• Discuss students’ multimodal plans before they begin designing.
  • Ensure that they understand the expectations and are working towards them.
  • Check-in with them at regular intervals throughout the project to make sure their work is still on task.
  • See if any design plans or outcomes have changed or if they need help with the technology they are using.

The goal of check-ins is to maintain a sense of what students’ multimodal creations will look like in their finished states, so that there are no bizarre, inappropriate, or completely off-track designs.


2) Encourage exploration but know how to help. We’re really good at teaching students how to critically think, read, and write because we’re really good at these things ourselves. The same should be true when teaching multimodal assignments.


For some instructors, knowing how to teach students the multimodal composition process is the most important aspect of the assignment. We know the process well, so we can always help with that. For other instructors, teaching the students how to use the technology for the assignments is on equal footing with teaching the multimodal composition process. When this is the case, it’s wise to keep at your disposal a cache of tech tools that you know how to use well.


In my classes, teaching the process and how to use the tech have always gone hand in hand. Encouraging students’ multimodal exploration has occasionally caused concern when students wanted to use technology that I was not familiar with. I was comfortable teaching the process, but I feared not being able to help with the tech. My concerns dissipated when students were quite comfortable with the tech they wanted to use, even if I wasn’t. Whichever approach an instructor takes with these assignments, we must remember that the ultimate goal is to teach the process, so the tech should bend to our wills and support what we do, not the other way around.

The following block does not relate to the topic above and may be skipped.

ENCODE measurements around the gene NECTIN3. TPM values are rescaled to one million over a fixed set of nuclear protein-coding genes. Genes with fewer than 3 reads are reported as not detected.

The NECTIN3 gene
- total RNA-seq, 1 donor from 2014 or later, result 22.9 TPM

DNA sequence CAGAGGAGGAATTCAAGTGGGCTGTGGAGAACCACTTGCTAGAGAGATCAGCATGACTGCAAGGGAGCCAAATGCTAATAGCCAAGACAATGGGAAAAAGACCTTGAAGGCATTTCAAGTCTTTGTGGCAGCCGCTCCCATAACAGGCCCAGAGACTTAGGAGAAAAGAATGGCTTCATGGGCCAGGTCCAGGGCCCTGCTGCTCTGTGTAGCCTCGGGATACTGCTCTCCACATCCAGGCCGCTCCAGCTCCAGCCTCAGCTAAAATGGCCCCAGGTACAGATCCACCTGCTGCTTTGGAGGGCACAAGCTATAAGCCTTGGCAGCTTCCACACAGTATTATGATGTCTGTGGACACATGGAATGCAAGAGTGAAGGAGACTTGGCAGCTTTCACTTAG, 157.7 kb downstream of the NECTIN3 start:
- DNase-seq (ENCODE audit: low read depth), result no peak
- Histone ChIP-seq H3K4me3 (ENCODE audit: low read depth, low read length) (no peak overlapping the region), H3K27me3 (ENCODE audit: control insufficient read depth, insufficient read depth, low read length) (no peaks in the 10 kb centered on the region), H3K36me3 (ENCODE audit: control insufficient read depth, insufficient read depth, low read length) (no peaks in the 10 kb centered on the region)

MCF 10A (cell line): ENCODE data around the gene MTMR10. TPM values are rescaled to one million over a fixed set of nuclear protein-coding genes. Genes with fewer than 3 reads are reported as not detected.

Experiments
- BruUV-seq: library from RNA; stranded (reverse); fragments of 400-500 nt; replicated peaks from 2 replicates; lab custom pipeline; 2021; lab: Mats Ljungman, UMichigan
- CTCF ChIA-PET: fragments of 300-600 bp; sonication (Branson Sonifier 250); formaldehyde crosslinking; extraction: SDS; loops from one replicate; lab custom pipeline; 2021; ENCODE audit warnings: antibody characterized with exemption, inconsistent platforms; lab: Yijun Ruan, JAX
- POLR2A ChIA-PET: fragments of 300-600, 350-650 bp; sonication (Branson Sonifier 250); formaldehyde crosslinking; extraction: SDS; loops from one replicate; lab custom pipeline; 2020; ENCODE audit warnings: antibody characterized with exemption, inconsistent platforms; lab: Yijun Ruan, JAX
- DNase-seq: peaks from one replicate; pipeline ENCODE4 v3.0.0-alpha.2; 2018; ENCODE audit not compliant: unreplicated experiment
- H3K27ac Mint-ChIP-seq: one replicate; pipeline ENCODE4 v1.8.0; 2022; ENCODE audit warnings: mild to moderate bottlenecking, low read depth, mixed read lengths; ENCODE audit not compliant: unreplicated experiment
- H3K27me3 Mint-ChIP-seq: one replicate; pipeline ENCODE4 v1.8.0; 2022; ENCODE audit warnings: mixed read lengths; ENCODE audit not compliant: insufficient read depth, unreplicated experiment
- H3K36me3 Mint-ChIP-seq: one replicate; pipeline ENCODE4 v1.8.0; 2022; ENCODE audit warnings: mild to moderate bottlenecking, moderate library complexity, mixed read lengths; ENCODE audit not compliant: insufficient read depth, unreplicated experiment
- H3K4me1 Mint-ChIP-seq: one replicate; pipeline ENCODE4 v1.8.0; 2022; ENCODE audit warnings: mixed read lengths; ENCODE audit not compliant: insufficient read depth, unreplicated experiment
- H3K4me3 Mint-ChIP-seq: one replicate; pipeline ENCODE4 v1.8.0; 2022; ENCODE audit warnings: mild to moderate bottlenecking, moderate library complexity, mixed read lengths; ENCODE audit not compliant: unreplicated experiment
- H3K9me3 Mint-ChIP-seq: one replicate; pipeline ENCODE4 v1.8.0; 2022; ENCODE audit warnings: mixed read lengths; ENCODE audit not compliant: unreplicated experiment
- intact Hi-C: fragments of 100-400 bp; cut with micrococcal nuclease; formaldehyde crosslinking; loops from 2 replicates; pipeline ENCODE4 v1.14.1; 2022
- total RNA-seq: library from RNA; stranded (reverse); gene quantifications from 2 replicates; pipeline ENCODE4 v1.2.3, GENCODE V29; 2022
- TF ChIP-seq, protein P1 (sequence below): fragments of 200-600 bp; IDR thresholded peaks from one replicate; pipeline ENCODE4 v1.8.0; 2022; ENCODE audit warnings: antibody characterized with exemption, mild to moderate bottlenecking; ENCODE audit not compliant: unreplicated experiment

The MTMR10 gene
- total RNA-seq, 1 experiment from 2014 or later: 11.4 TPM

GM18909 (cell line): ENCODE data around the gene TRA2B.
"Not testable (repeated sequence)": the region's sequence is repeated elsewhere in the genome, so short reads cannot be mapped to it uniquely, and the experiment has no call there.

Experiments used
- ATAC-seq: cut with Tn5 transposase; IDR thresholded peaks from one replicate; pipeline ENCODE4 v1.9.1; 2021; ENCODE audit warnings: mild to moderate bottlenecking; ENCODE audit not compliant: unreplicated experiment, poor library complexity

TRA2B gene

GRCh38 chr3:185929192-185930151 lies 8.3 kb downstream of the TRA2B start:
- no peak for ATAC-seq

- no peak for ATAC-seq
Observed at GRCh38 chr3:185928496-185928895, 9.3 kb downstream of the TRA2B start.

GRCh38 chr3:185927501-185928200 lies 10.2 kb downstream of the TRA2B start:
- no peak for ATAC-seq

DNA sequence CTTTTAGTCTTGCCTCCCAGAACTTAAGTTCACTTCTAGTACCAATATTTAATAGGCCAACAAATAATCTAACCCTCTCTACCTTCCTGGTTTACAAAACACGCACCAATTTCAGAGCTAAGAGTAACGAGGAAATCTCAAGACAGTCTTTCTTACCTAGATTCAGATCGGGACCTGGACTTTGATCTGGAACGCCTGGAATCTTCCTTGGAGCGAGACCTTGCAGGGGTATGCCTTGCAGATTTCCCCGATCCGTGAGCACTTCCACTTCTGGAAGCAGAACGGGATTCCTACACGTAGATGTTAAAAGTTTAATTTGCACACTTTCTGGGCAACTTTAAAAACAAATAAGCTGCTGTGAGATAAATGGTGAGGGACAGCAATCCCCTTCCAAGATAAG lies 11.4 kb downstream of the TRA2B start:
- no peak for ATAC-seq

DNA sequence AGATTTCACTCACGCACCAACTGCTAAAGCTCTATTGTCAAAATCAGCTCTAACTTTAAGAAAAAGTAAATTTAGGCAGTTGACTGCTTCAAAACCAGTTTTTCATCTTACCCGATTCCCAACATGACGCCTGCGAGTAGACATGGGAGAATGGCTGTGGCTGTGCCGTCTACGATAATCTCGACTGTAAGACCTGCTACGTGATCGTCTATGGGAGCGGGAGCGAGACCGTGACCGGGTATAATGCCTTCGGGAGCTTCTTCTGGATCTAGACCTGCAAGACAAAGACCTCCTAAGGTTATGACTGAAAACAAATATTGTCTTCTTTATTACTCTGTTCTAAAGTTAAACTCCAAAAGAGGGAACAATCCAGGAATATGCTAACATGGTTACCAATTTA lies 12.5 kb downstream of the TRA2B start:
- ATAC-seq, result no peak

3) Simple is fine; boring is not. Simple formats can be amazing with proper ideas and guidance, but too often students see a simple format and think it also has to be boring.

Students frequently question the rhetorical value in doing an assignment that seemingly fits better in an art or graphic design class than an English class. Beginning with simple formats that offer a hybrid between text and graphics is an easy way to get students to see the rhetorical value in reformatting textual information into multimodal formats. To help them break out of the boring:

  • Ask them how they would rhetorically respond to what they’ve created.
  • Ask them what they’d like to see within that format’s parameters.
  • Ask them if it speaks to them, and if so, how?

If they think it’s boring, ask them how they think their audience would respond.

If they don’t respond well to what they’ve created, show them design features for color, font, borders, images, etc. Teach them how all of those things work together to make the whole thing amazing, then they’ll shift away from boring and towards spectacular.


4) Pre-select one or two genres to make management easier. As described above, a multimodal assignment with a single format could become boring without proper guidance but having too many options might overwhelm students. Multimodality can come in so many forms; an instructor might be inclined to let students pick any form of multimedia that fits the rhetorical situation. I was this instructor. At one point, I had to use four pages of expectations to cover all of the potential formats my students used. It became a muddled mess that was challenging to juggle.


I simplified by pre-selecting the genre(s) the students could use. By simplifying, I could:

  • Offer more detailed help
  • Develop clear expectations/rubrics
  • Engage with and assess and their final products better.

Selecting a genre for students but letting them decide their formats within that genre helps them consider the rhetorical choices they make, which reinforces the composing process.


5) Establish expectations/rubrics but be flexible. Regardless of the format options, students should always have clear expectations for the assignment. Having clear expectations does not, however, mean being inflexible. In fact, multimodality necessitates using flexible assessment for final drafts because there are so many components to consider: color and font choices, spatial design, length, content, images, audio, and video, among so many others.